China once dominated the world economy at the beginning of the nineteenth century. At the time, the massive empire was responsible for about a third of the world’s GDP and was home to more than a third of the world’s population. However, this was followed by a decline that eventually cost the Qing dynasty its power. Complexity researchers in Vienna have now tracked the events, and see clear parallels with what is happening today.
The wealthy Qing Dynasty ruled from 1644 to 1912. There are many different theories about the reasons for its end, and they are the subject of contentious debate. A team led by Peter Turchin of the Center for Complex Sciences (CSH) in Vienna together with colleagues from China, Japan, the USA and Great Britain have made a new contribution on this matter in the specialized journal “Plos One”.
The scholars chose Structural Demographic Theory (SDT), which Turchin co-developed, as a methodological framework. In it, societies are viewed as complex and ever-changing systems, CSH announced on Monday. For its analysis, the team used the Seshat Global History Database, which the Russian-American complexity researcher helped create. This is a collection of historical and archaeological data for 373 societies around the world.
The most comprehensive analysis on the subject to date
With their mathematical approach, they attempted what the researchers say is the most comprehensive analysis on the topic to date — and also to learn from it for the time being, because: “It’s critical to understand how this instability came about. That would be a mistake,” Turchin says. On reflection: That was it then and it can’t happen again. The mechanisms behind such disorders are surprisingly similar.”
According to the latest analysis, in the case of the ruling class in China at that time, there were three main processes that led to a sharp increase in social pressures over a long period of time. First, from 1700 to 1840, China’s population quadrupled, reducing the amount of land available per person and impoverishing the rural population. As a result, rapid population growth propelled large numbers into coveted administrative positions in the administration. In the end, more people were able to obtain an academic degree, but the number of jobs remained small.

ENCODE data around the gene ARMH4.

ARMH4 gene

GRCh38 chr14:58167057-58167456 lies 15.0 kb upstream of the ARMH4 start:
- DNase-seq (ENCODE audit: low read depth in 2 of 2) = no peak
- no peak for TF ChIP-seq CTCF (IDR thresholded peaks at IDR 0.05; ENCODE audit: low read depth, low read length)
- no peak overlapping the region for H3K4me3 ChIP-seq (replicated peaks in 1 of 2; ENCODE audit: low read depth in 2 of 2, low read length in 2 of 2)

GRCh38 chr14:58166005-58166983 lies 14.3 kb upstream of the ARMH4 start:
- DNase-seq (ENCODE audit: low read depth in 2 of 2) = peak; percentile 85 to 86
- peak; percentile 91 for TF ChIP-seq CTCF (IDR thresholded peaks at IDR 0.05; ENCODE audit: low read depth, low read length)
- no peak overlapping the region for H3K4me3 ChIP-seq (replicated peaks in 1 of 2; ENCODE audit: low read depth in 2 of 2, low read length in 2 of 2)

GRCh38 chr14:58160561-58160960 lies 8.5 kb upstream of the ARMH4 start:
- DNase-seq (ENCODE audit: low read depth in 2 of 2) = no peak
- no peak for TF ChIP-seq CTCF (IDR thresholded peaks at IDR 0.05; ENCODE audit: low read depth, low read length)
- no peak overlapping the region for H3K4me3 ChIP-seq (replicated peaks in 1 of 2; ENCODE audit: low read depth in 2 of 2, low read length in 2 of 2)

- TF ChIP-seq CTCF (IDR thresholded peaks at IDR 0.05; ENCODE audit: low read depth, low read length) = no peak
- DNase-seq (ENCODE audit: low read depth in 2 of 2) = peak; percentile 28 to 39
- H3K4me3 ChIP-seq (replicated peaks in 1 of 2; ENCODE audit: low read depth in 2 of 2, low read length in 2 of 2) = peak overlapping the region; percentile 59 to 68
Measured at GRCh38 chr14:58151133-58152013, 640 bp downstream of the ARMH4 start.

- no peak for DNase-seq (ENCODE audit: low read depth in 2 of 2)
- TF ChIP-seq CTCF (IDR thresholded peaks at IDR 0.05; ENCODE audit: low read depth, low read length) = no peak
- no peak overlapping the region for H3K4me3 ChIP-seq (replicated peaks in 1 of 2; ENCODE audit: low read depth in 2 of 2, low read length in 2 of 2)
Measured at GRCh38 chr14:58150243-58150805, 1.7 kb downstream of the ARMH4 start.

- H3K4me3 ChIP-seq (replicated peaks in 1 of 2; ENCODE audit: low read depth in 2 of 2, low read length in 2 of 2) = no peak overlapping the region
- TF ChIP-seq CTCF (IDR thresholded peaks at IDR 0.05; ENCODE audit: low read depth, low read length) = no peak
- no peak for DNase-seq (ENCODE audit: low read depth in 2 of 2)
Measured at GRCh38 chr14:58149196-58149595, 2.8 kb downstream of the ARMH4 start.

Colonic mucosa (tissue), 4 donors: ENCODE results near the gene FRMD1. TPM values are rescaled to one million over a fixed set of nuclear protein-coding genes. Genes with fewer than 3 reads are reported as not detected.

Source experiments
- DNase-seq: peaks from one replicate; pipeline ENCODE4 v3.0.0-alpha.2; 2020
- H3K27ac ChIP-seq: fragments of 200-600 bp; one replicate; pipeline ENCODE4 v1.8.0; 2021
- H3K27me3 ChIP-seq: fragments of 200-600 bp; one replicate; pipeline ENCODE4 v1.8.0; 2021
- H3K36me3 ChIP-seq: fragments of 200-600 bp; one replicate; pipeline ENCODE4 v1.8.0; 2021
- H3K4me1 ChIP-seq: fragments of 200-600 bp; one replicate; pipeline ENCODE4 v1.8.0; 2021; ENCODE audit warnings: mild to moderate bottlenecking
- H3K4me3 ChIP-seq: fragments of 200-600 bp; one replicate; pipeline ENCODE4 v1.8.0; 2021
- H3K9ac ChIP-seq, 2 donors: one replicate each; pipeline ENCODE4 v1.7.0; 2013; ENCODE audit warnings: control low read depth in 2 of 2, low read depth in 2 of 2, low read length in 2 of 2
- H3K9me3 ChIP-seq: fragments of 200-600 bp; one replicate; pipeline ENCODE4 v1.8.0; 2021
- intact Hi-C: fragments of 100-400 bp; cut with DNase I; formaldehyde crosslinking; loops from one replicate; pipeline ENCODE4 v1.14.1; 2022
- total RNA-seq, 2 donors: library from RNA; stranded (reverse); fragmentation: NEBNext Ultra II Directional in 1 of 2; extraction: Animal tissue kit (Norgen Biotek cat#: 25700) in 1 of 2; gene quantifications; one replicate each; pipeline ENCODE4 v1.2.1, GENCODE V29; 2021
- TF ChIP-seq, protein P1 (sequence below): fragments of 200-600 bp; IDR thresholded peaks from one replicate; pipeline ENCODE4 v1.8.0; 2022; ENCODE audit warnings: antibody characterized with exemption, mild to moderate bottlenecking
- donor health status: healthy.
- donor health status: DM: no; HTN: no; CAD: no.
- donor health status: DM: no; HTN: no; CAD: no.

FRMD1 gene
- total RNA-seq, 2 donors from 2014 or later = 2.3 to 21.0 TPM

Elites, often deeply disillusioned as a result, and without corresponding opportunities for social advancement, became the driving force behind bloody uprisings and civil wars. This, in turn, led to a significant increase in government spending to quell the riots. Added to this was the decline in per capita economic productivity and the rising trade deficit due to dwindling silver reserves and rising opium imports.
Internal tensions continued to mount
According to the analysis, the greatest social pressure accumulated between 1840 and 1890. However, until the beginning of the 20th century, the institutional structures were still able to keep the Qing dynasty in power. Then great internal tensions and external pressures brought the dynasty to an end after more than 250 years.
The Qing Dynasty was well aware of the problems that were piling up, but countermeasures such as preventing famines, counterinsurgency measures, and administrative reforms could not stop the developments that were destabilizing China. Ultimately, it will take so far for the country to regain its geopolitical and economic supremacy.
Scholars also see many similarities between the decline of the Qing Dynasty and the decline of Tsarist Russia under the Romanov Dynasty (1613-1917). Even today, there are some countries where similar developments are emerging or occurring, according to the scientists. The study’s conclusions can be read as far-reaching: “Without long-term insights and targeted strategies to defuse this social pressure, there is a risk in many areas of taking the same path as the Qing Dynasty,” says Daniel Hoyer, a researcher at CSH. a point.
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